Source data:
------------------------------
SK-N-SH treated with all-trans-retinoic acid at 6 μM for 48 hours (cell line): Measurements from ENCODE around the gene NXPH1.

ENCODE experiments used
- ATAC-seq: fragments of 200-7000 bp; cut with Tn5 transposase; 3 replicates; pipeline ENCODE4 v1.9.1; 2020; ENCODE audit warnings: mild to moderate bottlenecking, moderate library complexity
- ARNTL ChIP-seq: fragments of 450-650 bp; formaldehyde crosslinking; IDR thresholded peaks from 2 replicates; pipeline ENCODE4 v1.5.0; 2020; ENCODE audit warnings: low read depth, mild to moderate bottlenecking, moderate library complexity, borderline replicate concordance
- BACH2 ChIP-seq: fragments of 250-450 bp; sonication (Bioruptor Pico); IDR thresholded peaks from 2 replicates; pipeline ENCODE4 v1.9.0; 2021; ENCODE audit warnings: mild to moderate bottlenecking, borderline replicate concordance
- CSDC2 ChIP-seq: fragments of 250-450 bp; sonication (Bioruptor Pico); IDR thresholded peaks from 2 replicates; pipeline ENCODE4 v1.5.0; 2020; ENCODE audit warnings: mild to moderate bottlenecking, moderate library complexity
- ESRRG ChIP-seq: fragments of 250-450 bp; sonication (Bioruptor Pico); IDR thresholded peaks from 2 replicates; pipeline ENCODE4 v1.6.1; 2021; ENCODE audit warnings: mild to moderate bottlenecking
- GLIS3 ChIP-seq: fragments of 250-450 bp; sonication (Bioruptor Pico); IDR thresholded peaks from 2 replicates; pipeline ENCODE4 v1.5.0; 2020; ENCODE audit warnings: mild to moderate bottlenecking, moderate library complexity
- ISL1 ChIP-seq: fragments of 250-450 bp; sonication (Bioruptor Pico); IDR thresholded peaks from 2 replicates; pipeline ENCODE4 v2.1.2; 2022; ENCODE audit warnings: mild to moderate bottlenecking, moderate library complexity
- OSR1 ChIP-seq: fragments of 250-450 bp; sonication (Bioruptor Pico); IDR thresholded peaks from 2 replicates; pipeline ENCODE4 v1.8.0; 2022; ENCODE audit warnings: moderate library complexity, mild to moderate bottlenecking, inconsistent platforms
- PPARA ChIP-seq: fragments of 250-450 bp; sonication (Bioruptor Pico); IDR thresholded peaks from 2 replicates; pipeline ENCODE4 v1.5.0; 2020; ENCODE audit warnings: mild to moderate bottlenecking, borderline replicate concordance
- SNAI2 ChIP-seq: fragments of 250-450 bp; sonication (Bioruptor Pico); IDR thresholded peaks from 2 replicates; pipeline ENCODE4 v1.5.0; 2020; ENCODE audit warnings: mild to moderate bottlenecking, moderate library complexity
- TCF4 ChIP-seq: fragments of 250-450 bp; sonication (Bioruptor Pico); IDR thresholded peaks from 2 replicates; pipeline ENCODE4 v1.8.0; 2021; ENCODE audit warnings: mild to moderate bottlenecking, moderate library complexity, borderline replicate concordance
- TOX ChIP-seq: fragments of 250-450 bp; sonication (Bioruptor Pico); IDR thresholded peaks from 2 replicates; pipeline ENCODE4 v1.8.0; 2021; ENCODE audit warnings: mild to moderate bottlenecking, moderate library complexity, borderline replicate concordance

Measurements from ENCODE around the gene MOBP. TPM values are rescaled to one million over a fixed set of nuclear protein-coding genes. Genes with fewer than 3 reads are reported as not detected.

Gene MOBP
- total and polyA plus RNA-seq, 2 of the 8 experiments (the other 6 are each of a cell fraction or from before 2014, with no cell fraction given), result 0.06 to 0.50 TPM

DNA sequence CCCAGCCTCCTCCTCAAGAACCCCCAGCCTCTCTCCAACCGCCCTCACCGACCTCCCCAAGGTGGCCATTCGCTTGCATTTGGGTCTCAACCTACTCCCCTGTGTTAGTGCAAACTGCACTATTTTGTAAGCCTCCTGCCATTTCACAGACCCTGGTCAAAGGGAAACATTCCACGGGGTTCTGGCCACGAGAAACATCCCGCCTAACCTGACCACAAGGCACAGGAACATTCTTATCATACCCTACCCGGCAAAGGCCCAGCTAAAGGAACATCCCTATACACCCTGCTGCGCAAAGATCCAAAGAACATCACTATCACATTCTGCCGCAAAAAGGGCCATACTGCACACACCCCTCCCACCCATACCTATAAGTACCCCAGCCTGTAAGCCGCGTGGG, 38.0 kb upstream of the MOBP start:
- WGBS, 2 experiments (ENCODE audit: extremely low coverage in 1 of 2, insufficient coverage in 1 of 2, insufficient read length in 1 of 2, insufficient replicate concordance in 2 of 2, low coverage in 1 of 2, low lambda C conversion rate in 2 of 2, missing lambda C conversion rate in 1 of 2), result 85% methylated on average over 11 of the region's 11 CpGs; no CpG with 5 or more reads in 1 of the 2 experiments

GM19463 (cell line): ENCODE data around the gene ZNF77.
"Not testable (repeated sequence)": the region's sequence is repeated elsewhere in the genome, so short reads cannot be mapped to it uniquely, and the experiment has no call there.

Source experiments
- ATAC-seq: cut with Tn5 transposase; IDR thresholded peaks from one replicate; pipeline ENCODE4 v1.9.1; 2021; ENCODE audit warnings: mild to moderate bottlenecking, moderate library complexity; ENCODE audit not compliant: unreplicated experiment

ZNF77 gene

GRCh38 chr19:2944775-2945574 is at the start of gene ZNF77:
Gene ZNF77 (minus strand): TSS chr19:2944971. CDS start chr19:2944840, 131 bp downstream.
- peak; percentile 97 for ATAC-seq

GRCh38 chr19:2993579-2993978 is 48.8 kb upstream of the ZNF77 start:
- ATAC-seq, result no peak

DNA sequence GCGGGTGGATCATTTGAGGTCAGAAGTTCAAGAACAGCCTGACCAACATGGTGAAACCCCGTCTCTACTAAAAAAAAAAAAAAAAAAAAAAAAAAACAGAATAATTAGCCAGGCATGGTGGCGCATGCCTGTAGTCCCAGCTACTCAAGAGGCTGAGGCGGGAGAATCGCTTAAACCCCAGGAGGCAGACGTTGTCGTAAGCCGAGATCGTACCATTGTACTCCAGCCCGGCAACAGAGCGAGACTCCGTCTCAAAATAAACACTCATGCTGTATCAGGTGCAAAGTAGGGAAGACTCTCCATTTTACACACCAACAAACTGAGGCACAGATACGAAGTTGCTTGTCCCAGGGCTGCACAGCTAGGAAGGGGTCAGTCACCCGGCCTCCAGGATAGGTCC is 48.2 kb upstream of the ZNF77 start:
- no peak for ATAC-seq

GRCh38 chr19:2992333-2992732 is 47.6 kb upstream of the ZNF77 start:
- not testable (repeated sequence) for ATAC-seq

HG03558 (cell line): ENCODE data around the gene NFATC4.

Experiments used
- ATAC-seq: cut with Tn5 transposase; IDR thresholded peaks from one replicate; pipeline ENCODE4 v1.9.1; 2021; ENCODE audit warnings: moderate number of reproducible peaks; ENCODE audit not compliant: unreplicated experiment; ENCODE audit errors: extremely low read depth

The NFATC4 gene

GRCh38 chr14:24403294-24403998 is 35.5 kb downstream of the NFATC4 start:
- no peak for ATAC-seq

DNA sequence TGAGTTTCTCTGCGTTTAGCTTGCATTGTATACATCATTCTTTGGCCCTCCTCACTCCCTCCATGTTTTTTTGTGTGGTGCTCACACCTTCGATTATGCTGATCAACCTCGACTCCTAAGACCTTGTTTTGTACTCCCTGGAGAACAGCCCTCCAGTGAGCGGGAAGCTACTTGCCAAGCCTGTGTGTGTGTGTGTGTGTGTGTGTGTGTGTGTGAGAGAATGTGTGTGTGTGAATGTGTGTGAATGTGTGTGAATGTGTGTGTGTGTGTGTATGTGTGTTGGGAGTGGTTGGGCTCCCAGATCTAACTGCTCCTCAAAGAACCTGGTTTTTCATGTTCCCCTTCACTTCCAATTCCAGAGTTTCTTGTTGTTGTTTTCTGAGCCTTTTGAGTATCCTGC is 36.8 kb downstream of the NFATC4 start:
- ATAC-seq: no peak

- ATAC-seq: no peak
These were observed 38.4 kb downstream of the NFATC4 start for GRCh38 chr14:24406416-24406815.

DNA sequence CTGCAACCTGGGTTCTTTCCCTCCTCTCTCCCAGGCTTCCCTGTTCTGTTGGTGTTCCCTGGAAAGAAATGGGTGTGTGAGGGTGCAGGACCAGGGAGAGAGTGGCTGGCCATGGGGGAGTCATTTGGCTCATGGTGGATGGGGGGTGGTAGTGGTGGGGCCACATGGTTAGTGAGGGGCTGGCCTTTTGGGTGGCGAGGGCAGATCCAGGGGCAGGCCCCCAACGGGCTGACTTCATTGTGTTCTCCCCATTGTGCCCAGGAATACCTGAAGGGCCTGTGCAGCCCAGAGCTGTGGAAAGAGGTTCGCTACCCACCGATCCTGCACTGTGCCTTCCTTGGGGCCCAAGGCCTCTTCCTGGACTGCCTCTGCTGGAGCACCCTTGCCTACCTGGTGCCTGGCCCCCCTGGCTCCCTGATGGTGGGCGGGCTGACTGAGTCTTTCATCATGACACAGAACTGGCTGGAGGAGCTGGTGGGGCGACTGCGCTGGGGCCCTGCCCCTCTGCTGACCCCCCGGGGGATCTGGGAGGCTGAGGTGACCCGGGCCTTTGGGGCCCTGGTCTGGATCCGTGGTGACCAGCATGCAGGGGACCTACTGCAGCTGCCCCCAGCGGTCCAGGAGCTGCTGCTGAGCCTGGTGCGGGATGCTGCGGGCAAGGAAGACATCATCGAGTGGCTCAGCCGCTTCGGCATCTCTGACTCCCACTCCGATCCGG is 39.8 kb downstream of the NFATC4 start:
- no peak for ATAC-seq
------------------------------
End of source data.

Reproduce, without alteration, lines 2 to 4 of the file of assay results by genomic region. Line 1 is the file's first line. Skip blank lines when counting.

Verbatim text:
ENCODE experiments used
- ATAC-seq: fragments of 200-7000 bp; cut with Tn5 transposase; 3 replicates; pipeline ENCODE4 v1.9.1; 2020; ENCODE audit warnings: mild to moderate bottlenecking, moderate library complexity
- ARNTL ChIP-seq: fragments of 450-650 bp; formaldehyde crosslinking; IDR thresholded peaks from 2 replicates; pipeline ENCODE4 v1.5.0; 2020; ENCODE audit warnings: low read depth, mild to moderate bottlenecking, moderate library complexity, borderline replicate concordance